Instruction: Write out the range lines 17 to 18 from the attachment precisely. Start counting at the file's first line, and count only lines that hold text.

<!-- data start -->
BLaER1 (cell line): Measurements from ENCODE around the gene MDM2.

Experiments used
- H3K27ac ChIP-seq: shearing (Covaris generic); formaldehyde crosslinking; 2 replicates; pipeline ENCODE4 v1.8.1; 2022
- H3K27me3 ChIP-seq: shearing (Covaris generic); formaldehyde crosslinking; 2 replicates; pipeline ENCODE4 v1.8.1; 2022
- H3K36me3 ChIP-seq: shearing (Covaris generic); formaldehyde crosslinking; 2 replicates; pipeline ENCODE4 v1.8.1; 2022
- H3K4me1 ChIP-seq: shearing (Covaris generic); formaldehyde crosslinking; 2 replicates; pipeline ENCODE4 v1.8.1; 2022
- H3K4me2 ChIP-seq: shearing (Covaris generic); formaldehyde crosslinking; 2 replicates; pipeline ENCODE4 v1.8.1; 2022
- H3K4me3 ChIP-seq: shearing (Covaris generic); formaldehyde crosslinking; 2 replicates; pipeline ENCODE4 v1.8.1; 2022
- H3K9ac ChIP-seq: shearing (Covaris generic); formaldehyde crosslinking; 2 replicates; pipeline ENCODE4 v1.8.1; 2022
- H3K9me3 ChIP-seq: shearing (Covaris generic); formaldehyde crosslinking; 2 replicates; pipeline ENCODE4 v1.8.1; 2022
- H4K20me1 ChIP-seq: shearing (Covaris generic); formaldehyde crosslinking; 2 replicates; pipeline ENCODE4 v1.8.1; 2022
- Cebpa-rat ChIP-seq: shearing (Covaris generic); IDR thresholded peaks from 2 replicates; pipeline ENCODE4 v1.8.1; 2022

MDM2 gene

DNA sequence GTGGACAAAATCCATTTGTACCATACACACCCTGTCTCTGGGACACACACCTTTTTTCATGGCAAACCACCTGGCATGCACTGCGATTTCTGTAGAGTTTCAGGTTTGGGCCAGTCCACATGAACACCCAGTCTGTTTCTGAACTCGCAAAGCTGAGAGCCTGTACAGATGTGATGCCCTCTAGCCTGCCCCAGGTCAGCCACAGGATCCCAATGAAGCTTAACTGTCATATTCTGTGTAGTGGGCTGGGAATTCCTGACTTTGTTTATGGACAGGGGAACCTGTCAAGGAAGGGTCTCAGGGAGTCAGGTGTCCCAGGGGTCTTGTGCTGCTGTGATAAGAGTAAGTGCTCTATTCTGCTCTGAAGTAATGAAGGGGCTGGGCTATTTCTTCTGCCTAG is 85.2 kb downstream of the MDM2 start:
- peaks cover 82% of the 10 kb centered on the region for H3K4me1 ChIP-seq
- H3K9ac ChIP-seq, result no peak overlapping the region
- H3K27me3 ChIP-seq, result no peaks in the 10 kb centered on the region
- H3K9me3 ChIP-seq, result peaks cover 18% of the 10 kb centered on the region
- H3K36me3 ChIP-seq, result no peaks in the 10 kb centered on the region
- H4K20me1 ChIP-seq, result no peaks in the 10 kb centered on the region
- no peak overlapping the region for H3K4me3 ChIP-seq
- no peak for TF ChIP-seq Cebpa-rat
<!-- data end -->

- H3K27me3 ChIP-seq, result no peaks in the 10 kb centered on the region
- H3K9me3 ChIP-seq, result peaks cover 18% of the 10 kb centered on the region